I read this brief account of a man who spent some time with a well-known pastor in the Tennessee Baptist Convention. And in reading this account, I was reminded that pastors have to have balance, particularly balancing serious theological study and everyday ministry practices.
This summer, I spent my time in Nashville working with Mike Glenn, the senior pastor of Brentwood Baptist Church. I grew up at Brentwood and Mike was even the one who baptized me when I was much younger…
I remember the conversation he’s (Mike) talking about well. I spent the beginning of my work at Brentwood going to a funeral and going on hospital visits as well as visit those in hospice care. A remarkable amount of things I did at the beginning of the summer had to do with death. It really did make me think. That’s not something I deal with face-to-face to often (thank God, truly). I realized that when you get down to it, I can tell you all I know about Patristics and the exegesis of the Sermon on the Mount, and I can nuance my theology as much as I want to make sure it makes sense and takes all things into account. However, such careful meticulous construction of theological truths is not really possible when dealing with something like death. A nuanced explanation of eschatology does not do much for someone in hospice. So what do you do? You never cease to be true, but sometimes things need to be explained with a little more black and white than various shades of gray. As Mike asked, what do you think?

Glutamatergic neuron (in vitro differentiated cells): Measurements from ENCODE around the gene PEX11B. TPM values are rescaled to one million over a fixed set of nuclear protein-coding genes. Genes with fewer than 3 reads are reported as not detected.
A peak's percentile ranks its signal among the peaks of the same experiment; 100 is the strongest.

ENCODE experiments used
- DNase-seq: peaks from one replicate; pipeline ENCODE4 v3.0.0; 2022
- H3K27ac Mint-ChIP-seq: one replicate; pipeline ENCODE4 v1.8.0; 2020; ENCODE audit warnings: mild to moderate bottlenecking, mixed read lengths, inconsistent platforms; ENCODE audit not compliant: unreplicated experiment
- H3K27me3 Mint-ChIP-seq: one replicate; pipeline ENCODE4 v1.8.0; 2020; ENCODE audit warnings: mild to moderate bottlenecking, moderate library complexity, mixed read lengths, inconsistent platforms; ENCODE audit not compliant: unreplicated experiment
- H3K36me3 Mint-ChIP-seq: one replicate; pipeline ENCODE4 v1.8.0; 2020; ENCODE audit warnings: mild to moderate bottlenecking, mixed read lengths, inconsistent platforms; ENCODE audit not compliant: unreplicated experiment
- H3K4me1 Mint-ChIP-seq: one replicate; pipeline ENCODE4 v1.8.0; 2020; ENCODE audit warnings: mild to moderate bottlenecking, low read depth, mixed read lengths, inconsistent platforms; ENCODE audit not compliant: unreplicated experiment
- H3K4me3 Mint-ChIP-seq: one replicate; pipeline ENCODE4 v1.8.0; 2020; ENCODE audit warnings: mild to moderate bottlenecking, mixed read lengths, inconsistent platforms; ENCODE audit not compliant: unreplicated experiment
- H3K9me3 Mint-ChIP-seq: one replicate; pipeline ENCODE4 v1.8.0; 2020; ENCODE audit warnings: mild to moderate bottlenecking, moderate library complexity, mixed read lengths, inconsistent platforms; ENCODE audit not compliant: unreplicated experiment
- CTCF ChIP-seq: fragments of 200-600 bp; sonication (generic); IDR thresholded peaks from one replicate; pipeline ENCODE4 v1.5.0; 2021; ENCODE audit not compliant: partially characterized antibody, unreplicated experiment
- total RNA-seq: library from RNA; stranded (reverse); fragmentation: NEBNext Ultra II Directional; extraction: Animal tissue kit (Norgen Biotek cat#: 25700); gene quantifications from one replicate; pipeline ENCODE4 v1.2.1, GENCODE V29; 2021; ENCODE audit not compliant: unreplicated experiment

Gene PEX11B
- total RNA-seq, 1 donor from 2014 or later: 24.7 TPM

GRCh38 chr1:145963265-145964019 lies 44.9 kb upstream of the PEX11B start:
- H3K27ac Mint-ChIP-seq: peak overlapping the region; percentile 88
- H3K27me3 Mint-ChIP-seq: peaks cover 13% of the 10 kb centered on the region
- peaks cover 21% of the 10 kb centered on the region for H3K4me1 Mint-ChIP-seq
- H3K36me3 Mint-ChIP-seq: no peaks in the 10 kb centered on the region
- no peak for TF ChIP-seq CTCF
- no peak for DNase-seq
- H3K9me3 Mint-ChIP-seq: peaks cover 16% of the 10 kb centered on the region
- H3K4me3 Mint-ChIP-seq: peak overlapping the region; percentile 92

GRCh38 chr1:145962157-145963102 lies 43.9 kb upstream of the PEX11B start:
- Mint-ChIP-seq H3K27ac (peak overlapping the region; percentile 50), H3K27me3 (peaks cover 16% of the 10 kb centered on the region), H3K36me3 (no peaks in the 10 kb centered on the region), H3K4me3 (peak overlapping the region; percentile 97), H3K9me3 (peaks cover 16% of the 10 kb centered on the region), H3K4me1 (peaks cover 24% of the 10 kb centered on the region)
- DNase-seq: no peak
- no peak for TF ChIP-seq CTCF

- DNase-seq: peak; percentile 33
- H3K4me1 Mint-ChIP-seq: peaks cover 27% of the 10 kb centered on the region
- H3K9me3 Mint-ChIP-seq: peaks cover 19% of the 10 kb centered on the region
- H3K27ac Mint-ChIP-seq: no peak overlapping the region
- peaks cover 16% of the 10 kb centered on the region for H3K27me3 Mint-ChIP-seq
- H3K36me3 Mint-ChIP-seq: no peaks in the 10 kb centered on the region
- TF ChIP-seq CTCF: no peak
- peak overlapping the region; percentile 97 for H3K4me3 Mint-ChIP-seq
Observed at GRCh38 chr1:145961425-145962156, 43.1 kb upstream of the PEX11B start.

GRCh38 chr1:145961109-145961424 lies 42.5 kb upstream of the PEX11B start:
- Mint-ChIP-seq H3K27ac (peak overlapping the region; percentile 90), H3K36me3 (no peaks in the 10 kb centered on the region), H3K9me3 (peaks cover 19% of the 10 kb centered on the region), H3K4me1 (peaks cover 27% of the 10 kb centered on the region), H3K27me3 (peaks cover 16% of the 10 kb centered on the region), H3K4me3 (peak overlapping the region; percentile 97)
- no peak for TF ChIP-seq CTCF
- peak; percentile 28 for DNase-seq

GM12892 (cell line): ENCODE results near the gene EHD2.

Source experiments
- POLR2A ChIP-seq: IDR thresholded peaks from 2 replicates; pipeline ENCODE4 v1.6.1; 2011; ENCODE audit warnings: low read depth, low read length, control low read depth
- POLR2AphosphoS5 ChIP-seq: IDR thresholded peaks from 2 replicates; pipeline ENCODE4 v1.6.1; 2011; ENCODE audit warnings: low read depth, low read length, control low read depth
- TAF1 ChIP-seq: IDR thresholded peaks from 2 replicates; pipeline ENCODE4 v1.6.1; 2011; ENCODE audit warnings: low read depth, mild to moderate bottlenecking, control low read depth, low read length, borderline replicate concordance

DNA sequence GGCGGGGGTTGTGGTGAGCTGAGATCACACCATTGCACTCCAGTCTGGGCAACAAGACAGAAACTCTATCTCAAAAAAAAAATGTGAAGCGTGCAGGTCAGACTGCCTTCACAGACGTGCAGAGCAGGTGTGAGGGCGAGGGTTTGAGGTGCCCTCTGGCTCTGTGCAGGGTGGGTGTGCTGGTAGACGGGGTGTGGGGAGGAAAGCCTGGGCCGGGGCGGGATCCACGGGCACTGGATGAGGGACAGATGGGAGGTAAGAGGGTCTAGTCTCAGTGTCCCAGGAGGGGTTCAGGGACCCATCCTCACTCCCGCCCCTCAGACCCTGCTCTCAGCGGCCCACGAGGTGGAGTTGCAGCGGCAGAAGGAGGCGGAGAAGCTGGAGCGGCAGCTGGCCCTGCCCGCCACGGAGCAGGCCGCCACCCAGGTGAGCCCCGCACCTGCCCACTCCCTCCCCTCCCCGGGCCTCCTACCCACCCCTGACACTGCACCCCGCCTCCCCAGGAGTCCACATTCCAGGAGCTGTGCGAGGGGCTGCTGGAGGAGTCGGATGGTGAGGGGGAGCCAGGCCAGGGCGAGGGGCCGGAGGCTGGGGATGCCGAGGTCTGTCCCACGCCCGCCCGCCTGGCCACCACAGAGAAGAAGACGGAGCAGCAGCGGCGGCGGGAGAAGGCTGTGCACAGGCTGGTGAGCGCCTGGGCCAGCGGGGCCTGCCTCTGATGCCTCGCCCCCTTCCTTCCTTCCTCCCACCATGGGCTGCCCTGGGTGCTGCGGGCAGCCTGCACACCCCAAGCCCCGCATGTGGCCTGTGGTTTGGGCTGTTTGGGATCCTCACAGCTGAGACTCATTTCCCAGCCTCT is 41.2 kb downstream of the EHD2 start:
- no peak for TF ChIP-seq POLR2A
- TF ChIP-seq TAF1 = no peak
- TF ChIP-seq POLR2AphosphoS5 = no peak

After reading these words, I’m reminded that those whom we study to preach for, need more than just our preaching. It’s good to know theology, I would say it is necessary, but it is nice to be reminded that pastoral ministry requires doing things you cannot learn in a textbook: funerals of loved ones, weddings, baby dedications; they need ministers to give martial counsel and to visit the hospital when they are dying and to pray for them.
It is important to say that theology is vital. Theology informs our practice. Our practice in ministry is to be grounded in a robust theology. It is just as important to remember that ministry is being among your people, not just in your study practicing what you learned in hermeneutics class (a good and necessary tool for sermon preparation), but being at the hospitals and in the homes of your flock, perhaps having to deal with issues that you didn’t find in your seminary textbooks.